Oprah showed her first boss, Harold Crump, the royal treatment in Chicago.
Not only did O invite the Hubbard Broadcasting exec to Tuesday's United Center taping of her two-hour farewell shows, to air Monday and Tuesday, but she also invited Crump, his wife, Leigh, and daughter Missy Porter to an exclusive A-lister after-party at the Four Seasons.
"We didn't know who was invited [to the after party]," he said. "She had invited all the star guests who had been on the shows taped. I couldn't believe it. I'm talking to Tom Hanks, Will Smith, Jerry Seinfeld, who was just super, and Stedman, of course, and her. We didn't leave there until 2 o'clock in the morning.
"It was just one of those unusual circumstances," he said. "Everybody was so loose because there weren't that many folks there. I don't mean to tell you it was small -- I would guess the total was less than 100. They were smart enough not to put us at tables. We just had all this stuff to eat and drink all around. Everybody was mixing and mingling."
The Crumps' biggest thrill, according to Leigh Crump, came when Oprah arrived at the party and walked over saying, Oh, Harold! Crump was station manager at Nashville's WTVF-TV when he told Oprah she should be in front of the camera, not behind it. And the rest is history.
"Even then at age 19," Crump said, "Oprah's telegenic charisma was obvious."
The second biggest thrill was provided by the star of "The Dr. Oz Show."
Crump told Dr. Oz -- host of Leigh Crump's second favorite talk show -- that Leigh was very upset the doctor was not present to pick up his 2010 Emmy at the National Television Academy's telecast in Las Vegas. Dr. Oz explained that last year's telecast fell on his 25th wedding anniversary, and he chose to spend that night with his wife, Lisa.
Dr. Oz said he would definitely be in Las Vegas for the 2011 Emmys, and he asked if his wife could snap a photo of him with the Crumps. Dr. Oz promised to send Crump a copy. "I got it," said Crump. "It was here when I returned from Chicago."
The final shows
"It was just an unreal experience. The audience was just berserk the whole time, as they should have been," Harold Crump said of the United Center tapings.
The heavy speculation is that Wednesday's final "Oprah Winfrey Show," airing locally on WCCO-TV at 4 p.m., may not have a studio audience. USA Today said Oprah is aiming for an exit as iconic as Mary Tyler Moore turning off the lights at Minneapolis' fictional WJM after she and her treasured colleagues had centipeded in a hugging circle across the studio floor for tissues to dry their eyes.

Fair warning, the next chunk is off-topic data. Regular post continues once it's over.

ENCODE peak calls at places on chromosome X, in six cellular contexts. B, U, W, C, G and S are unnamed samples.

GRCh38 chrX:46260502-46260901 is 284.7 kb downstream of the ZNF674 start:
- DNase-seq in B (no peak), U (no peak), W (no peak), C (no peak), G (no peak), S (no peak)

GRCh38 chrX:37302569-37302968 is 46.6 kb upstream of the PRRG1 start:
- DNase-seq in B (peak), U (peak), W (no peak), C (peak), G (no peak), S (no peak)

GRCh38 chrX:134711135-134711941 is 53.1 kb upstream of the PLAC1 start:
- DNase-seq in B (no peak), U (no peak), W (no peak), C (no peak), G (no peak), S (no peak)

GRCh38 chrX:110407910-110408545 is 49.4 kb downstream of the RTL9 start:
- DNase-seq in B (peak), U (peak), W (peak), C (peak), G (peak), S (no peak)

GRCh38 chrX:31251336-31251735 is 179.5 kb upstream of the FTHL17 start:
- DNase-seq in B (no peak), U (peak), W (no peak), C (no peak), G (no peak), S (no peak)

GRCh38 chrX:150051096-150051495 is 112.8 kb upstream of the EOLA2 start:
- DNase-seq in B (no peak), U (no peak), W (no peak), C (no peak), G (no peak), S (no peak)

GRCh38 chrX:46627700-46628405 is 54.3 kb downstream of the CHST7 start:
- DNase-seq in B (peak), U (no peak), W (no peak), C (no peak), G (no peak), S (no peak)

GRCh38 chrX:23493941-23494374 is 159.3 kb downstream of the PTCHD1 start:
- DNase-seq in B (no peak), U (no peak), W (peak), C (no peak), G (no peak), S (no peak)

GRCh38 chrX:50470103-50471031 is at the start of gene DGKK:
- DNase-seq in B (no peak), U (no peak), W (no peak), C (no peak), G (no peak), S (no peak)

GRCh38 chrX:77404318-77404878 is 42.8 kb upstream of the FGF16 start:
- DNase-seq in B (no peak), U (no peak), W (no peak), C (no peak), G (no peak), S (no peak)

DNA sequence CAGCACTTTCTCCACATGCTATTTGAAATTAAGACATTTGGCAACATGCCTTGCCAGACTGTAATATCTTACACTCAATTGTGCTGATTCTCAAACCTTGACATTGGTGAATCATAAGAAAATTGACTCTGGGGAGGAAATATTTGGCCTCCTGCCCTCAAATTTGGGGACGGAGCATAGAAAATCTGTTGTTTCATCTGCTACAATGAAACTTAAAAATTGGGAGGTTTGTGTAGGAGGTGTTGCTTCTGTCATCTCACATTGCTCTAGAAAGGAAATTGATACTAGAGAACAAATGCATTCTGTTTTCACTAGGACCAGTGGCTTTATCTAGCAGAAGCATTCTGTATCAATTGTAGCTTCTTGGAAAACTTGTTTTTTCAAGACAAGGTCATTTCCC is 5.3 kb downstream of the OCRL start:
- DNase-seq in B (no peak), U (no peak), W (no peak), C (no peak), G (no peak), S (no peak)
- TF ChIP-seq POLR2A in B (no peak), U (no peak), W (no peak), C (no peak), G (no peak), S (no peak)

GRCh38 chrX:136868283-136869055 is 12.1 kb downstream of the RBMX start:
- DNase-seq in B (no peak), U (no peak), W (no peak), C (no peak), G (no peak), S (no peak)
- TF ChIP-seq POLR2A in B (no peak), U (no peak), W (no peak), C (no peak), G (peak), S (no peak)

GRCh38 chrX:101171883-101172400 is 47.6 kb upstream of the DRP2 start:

Crump had expected to be seated down on the floor for the taping, but Oprah had other ideas. "We were so fortunate, she put us in a suite [at the basketball arena] and had a waitress there taking care of us," he said.
Their most well-known suite-mate was political analyst Donna Brazile.
"I knew Donna was reasoned and intelligent but I had no idea what a sense of humor she has," said Leigh Crump. "I would keep hearing snippets. They talked about planting 25,000 trees in honor of Oprah so Oprah parodied her car giveaway -- You get a tree, you get a tree. And Donna said, I don't think I need to take a tree away from Chicago."
What was Aretha wearing? "Bless her heart, she still has a voice," said Leigh, avoiding my attire inquiry.
Leigh was eager to discuss "the first time I've seen [Stedman] take a public stand, talking directly to Oprah from the stage during the second show, saying how much he loved her and what he admired about her. And I felt Maya Angelou captured the unique broadcasting mindset of Oprah in a poem that said Oprah sees no person below her or above her. I am fascinated by someone of Oprah's means who has spent so much of her money on other people."
And yet, "As we were leaving the arena, I heard one young girl on her cellphone saying, Well, she didn't give us anything. It was just all about Oprah." When you have as many fans as Oprah, there will be a few dummies in the crowd.
"I think that the producers who did this for her were smart as they could be," said Harold Crump. "What they did is review what kind of a person Oprah has become over the last 25 years by noting all the entities she has given money to and helped. You're going to see over 100 men walk in from Morehouse University in Atlanta, the school in South Africa and all kinds of things. It was one surprise after another."
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